Upset, her parents contacted our friends at Liberty Counsel who sent a letter to the superintendent explaining that it was the teacher who was disrespectful. “In banning cross necklaces from three different students in her classroom, Ms. Riedas has ‘intentionally violate[d] or den[ied] a student’s legal rights.’ The right to wear a cross necklace is clearly established. There is no question that students have the right to wear religious jewelry, despite any specious claim of ‘gang affiliation’ by Ms. Riedas. Subsequent to her cross ban, Ms. Reidas has subjected at least one of the students ‘to unnecessary embarrassment or disparagement,’ in singling the student out for false allegations of student behavior violations.”
This is exactly the kind of anti-faith hostility that flourished under the Obama administration. Of course, one look at Ms. Riedas’s classroom and it’s obvious where that hostility stems from. Plastered with rainbow flags, buttons, and propaganda, the teacher is a forceful LGBT advocate. At the beginning of the year, Liberty Counsel points out, she even put rainbow stickers on her students’ folders without their permission. When one student peeled hers off, she noticed that she was treated with more hostility than her peers. Talk about hypocrisy! This teacher is banning crosses on one hand and engaging in “wholesale LGBT activism” on the other. If anything’s offensive, it’s that! “Ms. Riedas has further engaged in impermissible LGBT political activism in the classroom, and has indicated her intent to further do so during instructional time,” the letter claims. “Ms. Riedas is planning to promote GLSEN’s ‘Day of Silence’ coercive political activities during instructional time in her classroom this April 21, 2017.”
None of this is a surprise to Ms. Riedas’s Twitter followers. The teacher’s feed is full of advice about “how to talk to kids about what it means to be an LGBT ally” and how to engage on the transgender bathroom issue. And according to school policy, posting these things isn’t the problem — posting them during class hours is. As Liberty Counsel reminds Riverview High, “It is the policy of the Board that students, staff members, and District facilities not be used for promoting the interests of any non-school agency or organization, public or private, without the approval of the superintendent.”
Together with her attorneys, this brave 9th grader is asking for the right to express her faith, which is already guaranteed to her by the Constitution. Students should never have to check their beliefs at the school house door — or anywhere else for that matter.
Originally published here.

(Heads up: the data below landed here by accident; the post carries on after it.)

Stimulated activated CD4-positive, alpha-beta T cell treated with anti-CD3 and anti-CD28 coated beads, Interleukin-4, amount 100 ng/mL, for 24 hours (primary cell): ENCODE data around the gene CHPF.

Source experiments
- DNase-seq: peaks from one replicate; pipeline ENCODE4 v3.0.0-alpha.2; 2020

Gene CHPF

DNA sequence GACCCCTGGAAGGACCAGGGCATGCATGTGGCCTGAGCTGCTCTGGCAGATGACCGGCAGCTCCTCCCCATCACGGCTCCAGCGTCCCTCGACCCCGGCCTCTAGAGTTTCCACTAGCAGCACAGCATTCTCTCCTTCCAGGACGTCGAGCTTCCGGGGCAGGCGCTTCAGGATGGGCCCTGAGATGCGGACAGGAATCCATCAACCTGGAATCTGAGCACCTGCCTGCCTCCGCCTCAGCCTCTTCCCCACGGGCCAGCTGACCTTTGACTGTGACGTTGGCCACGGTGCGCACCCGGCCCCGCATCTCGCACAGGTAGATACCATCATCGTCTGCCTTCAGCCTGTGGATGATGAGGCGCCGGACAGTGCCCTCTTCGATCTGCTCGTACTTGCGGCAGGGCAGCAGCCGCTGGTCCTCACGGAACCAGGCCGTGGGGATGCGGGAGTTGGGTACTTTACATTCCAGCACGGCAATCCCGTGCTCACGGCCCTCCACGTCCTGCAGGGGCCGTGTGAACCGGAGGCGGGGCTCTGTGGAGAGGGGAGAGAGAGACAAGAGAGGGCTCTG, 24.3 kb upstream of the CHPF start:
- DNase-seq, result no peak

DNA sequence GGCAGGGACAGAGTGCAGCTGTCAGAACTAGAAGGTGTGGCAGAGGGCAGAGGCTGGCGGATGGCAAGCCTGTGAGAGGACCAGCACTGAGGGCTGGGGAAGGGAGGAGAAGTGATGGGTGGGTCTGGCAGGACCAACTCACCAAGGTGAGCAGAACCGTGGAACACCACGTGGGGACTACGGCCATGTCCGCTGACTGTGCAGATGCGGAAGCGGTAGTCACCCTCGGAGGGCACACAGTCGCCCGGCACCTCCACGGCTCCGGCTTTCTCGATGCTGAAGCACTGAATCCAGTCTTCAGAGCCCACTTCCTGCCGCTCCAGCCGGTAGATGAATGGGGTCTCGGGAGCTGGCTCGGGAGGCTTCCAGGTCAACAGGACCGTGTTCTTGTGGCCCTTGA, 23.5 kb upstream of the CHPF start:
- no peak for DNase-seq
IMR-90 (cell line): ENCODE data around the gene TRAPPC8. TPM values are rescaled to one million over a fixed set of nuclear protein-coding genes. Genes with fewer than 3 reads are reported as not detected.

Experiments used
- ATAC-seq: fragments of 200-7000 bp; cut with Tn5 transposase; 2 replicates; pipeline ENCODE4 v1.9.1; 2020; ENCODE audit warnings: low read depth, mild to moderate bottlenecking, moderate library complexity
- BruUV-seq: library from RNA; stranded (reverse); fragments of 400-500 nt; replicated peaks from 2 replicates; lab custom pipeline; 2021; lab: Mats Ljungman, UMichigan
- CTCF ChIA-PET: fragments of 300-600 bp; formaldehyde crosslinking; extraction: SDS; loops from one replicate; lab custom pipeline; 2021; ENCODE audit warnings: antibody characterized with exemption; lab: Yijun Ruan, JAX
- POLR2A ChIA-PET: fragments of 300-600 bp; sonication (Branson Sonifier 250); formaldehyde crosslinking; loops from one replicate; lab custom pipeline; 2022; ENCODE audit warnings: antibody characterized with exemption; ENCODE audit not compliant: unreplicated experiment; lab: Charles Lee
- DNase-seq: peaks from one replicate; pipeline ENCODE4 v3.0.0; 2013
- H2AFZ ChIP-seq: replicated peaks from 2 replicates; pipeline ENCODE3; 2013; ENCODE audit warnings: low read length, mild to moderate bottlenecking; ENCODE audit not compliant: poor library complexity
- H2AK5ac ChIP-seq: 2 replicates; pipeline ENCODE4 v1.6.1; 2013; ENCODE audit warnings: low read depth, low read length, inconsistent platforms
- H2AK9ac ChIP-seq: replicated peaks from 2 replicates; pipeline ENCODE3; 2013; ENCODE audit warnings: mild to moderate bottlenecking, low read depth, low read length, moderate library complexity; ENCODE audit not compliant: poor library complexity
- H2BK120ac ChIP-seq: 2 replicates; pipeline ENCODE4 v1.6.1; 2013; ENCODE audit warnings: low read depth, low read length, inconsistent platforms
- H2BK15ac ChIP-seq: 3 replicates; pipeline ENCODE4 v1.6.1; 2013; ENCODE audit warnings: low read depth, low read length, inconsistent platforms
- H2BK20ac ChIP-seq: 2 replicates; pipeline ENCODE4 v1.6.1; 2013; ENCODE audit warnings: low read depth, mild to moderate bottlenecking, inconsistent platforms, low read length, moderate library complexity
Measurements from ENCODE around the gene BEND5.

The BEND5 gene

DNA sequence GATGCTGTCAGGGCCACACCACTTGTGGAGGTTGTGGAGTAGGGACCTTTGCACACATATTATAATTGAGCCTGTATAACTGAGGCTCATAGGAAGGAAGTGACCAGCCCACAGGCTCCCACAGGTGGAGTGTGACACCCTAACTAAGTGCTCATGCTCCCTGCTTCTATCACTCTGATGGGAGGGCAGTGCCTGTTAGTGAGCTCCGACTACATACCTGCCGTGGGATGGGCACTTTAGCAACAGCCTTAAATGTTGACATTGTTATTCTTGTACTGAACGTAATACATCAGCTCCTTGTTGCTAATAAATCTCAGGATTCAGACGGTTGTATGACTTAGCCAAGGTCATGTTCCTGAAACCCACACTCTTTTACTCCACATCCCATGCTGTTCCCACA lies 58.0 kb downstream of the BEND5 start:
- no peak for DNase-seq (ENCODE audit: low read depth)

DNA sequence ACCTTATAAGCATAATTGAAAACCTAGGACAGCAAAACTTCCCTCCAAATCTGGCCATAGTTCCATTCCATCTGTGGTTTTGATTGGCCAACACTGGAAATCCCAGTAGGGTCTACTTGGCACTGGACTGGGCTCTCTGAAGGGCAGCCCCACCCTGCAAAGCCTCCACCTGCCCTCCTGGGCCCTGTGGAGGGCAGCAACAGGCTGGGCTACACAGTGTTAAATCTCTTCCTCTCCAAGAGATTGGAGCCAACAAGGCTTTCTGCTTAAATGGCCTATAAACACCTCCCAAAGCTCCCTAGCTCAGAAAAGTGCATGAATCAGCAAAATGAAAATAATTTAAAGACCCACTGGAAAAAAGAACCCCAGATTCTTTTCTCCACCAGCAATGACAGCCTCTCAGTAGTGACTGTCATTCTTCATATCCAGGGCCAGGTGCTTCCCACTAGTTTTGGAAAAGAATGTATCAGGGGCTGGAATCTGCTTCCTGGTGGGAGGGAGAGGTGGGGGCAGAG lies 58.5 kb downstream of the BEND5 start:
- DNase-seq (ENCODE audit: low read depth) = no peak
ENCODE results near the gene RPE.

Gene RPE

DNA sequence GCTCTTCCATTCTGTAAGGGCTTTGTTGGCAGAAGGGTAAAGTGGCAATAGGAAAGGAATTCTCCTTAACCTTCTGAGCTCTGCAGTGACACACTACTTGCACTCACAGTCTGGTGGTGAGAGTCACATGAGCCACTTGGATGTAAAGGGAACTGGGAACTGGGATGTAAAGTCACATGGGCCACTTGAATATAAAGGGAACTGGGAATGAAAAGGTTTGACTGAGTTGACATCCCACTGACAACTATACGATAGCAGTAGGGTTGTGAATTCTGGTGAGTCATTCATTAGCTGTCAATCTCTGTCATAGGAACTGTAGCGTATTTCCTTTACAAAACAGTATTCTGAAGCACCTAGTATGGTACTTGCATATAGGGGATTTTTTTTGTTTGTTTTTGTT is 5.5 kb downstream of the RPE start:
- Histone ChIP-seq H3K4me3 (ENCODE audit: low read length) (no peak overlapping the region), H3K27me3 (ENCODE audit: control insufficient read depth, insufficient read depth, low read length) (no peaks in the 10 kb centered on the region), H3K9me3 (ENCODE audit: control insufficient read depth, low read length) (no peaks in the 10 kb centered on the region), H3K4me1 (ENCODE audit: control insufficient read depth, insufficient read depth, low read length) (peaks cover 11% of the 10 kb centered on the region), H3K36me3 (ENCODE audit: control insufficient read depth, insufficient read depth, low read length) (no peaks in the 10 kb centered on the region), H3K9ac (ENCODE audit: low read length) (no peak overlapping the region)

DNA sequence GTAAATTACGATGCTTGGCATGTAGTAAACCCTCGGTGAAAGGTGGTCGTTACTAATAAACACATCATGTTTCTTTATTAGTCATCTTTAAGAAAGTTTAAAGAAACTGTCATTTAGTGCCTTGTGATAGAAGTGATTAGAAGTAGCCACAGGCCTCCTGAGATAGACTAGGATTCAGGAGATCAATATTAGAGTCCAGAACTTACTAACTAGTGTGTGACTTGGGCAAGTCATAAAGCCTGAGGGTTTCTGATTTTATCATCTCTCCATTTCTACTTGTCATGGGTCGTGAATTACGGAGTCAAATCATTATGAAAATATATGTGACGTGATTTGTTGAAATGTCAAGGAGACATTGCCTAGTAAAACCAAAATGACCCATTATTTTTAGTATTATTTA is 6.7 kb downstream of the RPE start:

Hidden in Plano Sight
If Plano leaders want to legislate in secret, then voters will sue them in the open! Texans Greg and Laura Hatch are just two of the locals frustrated by the city’s underhanded passage of an LGBT ordinance in 2014. Instead of debating the issue in public, members met behind closed doors and agreed to force a radical anti-faith, anti-gender measure down voters’ throats. Now, three years later, the Hatches are taking them to court.
“Texas requires local governments to operate with transparency,” said the couple’s attorney Cleve Doty. He was referring to the Texas Open Meetings Act (TOMA), which bars any municipality from hiding their business from the people. “This is even more concerning than what is in the ordinance itself because the city refused to play by the rules,” Doty told Breitbart. “Plano’s politicians wanted to hide from the citizens what they were doing and, based on their actions, didn’t want citizen input.”
Of course, there’s a good reason for that. They had to do in secret what they know they’d never get away with in public! This is how the Left operates when it’s on the wrong side of public opinion (which is often!). As upset as Plano residents were by the ordinance, Breitbart points out, they were far more upset they never knew about it. “We are disappointed in our city officials. We know as a kind neighborhood city and we believe Plano can do better,” the Hatches said in a statement. They believe every Plano citizen, “regardless of faith or belief, deserve the right to observe or participate in his or her government.”
That would be a lot more difficult if the Plano measure is allowed to stand. The ordinance was one of the more extreme examples of LGBT activism, even going so far as to criminally fine people or businesses with natural views on marriage and sexuality. “It put many businesses under the thumb of City Hall about things as personal and private as bathrooms, among other things,” Doty explained. “This is a disservice to citizens no matter which side of the issue they’re on: people from both sides of the political debate were excluded from the conversation, and the City created an ordinance that will be void. Nobody wins when the city breaks the law.”
And thanks to this couple, Plano isn’t about to get away with it! Our (cowboy) hats go off to concerned citizens like these two who are fighting for everyone’s right to be heard.
Originally published here.
This is a publication of the Family Research Council. Mr. Perkins is president of FRC. Reprinted by permission.